To review how we arrived at this sorry state, here is a quick and dirty trip down memory lane to the Era of the Browser Wars. Once upon a time Tim Berners-Lee invented the World Wide Web. To enable regular people to visit and explore its wonders, a group of people at the University of Illinois invented NCSA Mosaic, the first browser. This was spun off into a commercial entity that produced a browser called Netscape (NS), which is the first browser a lot of people used. After first blowing off the WWW as a passing fancy, Microsoft decided it might have staying power, and in its usual thuggish manner, decided to remake it and the Internet itself in its own image. The tool they developed is called Internet Explorer (IE), and it fought and eventually defeated NS to become the dominant browser in the land. This it did using the usual MS tactics of Extend and Engulf, Fear, Uncertainty and Doubt (FUD), and monopolistic practices that would make the robber barons of pre-trust-busted Standard Oil blush with envy.
In the process, they decided to make it as difficult as possible for Windows users to use anything but IE. They lashed it to their operating system with the software equivalent of epoxy and baling wire, and there you have it tied up in a nutshell (so to speak). In the process they used two otherwise innocuous bits of software, ActiveX and Active Scripting to allow the browser to talk to the OS (Operating System, i.e., Windows - sorry for all the acronyms, but I have a word-count constraint here and a complicated tale to tell).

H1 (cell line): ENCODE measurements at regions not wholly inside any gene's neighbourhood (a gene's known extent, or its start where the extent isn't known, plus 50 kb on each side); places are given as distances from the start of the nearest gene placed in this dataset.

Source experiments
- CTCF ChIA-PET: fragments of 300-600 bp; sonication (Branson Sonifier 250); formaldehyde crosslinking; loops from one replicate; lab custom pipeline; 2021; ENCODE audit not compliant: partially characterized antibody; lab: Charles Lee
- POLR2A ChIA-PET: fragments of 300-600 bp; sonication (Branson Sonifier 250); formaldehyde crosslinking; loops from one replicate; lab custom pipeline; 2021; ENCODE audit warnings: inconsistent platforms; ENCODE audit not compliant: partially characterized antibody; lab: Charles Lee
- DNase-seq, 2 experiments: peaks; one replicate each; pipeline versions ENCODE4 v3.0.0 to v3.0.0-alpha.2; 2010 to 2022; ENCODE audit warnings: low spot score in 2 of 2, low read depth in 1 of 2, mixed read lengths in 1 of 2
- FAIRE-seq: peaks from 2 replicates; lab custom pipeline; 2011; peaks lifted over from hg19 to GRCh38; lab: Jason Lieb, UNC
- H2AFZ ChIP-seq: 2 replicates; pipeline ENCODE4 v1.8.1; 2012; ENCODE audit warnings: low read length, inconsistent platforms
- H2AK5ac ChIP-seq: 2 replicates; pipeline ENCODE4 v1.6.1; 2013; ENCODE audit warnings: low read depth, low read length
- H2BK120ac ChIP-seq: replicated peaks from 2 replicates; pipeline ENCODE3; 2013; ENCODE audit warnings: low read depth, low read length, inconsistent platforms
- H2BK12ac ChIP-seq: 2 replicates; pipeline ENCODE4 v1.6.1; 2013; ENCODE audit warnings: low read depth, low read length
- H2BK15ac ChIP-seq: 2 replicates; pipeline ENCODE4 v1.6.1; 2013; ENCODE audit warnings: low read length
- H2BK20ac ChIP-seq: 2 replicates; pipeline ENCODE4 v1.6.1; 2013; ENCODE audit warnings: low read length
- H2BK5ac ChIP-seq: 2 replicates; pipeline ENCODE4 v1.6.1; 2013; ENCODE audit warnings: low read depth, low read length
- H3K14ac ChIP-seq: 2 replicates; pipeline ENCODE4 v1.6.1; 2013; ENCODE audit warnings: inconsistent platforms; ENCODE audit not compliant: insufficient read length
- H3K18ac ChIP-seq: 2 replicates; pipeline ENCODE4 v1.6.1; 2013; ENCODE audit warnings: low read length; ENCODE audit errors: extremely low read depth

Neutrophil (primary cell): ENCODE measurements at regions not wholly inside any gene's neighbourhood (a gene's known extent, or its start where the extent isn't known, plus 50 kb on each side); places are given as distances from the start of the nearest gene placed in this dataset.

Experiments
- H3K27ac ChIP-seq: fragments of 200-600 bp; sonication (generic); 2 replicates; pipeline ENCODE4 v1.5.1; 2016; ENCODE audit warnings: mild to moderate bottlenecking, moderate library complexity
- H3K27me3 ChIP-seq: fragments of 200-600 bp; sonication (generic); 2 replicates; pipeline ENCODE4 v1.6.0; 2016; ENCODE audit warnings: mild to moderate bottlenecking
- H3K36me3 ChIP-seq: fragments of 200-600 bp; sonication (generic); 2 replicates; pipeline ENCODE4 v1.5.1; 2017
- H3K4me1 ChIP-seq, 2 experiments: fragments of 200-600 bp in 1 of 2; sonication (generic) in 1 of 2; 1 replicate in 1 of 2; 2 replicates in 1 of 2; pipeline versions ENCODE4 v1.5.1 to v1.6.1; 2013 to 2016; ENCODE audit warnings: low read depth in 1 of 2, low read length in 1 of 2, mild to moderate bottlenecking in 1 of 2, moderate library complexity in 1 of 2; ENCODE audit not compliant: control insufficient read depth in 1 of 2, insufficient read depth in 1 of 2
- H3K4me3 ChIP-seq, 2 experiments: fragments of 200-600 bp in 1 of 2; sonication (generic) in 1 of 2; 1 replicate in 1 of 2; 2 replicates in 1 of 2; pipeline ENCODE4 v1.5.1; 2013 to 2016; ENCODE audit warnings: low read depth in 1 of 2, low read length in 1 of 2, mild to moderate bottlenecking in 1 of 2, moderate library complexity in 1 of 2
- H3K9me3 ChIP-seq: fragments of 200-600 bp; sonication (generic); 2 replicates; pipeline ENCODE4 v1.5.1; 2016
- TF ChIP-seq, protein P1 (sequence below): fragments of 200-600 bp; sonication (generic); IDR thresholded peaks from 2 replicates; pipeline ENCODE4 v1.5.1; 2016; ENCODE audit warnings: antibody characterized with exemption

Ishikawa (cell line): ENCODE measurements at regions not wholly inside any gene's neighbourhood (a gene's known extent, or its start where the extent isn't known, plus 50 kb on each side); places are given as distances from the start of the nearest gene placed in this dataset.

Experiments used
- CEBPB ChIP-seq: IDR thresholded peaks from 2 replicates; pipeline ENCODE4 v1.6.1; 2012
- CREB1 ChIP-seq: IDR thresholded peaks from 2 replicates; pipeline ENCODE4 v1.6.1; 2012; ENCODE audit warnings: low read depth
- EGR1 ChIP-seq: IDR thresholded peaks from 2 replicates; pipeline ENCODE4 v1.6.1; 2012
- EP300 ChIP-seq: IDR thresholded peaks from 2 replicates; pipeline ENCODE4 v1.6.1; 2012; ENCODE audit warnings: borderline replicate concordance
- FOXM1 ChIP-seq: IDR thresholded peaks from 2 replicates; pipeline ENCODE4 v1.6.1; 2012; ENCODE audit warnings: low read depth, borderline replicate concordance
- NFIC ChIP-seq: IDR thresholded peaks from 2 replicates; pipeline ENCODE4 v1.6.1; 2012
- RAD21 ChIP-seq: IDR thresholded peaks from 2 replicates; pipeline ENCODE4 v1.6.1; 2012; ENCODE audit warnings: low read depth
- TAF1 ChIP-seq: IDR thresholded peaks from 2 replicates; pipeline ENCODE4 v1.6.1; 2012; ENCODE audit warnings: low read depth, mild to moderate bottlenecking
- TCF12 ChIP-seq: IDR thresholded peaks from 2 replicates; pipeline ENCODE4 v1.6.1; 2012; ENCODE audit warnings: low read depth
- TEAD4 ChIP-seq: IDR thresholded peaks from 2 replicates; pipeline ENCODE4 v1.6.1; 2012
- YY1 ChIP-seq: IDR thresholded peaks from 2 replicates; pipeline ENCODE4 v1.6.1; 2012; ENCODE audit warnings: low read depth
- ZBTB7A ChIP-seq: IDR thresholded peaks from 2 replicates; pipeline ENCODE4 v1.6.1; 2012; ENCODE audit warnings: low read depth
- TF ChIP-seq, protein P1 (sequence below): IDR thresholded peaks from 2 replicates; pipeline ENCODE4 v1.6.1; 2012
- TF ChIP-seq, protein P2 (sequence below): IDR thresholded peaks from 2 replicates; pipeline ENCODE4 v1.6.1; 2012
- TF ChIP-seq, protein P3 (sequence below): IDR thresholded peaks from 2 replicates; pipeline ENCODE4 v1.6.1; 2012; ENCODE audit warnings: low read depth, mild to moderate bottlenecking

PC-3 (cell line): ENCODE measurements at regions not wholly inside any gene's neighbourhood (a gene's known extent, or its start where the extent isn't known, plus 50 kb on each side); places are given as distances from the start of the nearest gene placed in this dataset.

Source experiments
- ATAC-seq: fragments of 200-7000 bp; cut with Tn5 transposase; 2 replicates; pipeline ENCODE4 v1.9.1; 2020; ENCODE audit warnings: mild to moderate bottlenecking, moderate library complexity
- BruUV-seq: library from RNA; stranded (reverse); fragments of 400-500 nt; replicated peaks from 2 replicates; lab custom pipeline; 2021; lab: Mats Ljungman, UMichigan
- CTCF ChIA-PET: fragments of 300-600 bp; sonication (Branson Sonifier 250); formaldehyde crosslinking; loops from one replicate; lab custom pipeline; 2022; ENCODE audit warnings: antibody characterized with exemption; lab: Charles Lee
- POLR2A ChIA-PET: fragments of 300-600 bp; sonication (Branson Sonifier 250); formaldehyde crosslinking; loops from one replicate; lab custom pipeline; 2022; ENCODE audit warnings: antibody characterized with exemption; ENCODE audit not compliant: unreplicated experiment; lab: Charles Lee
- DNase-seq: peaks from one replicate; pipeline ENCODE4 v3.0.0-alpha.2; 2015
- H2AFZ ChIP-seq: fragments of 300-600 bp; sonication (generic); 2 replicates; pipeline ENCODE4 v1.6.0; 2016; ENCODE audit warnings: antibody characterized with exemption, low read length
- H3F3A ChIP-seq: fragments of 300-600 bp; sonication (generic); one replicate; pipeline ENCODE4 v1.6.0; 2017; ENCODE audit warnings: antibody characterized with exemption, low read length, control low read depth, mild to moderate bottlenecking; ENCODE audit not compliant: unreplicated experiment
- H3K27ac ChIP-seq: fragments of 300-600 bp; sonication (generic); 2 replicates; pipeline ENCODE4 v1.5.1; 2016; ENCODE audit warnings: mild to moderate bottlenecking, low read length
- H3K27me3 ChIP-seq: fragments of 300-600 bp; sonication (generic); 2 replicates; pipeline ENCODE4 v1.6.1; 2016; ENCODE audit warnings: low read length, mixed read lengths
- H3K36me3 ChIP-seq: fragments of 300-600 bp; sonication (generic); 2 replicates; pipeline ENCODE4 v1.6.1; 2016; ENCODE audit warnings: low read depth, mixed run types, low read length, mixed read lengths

So here's what happens: you go to an innocuous-seeming site, and while poking around, click to a page. You peruse the content, and while you read, this little drama is going on in the background:
The code on the page "tells" IE: "Yo, IE, tell the OS to please take this little snippet of .exe code I got here and fire it off so I can turn this PC into a slave and use it to flood the Internet with spam". "You bet", says IE, passing the code to the OS. The OS says: "Sure thing, IE, whatever you say. Sounds like fun." The deed is done, the PC is infected, and no one, especially the user, is the wiser. Then the user starts experiencing digital hiccups, and unexpected slowdowns when connecting to the Internet, as thousands of spams are sent out to the world in the background.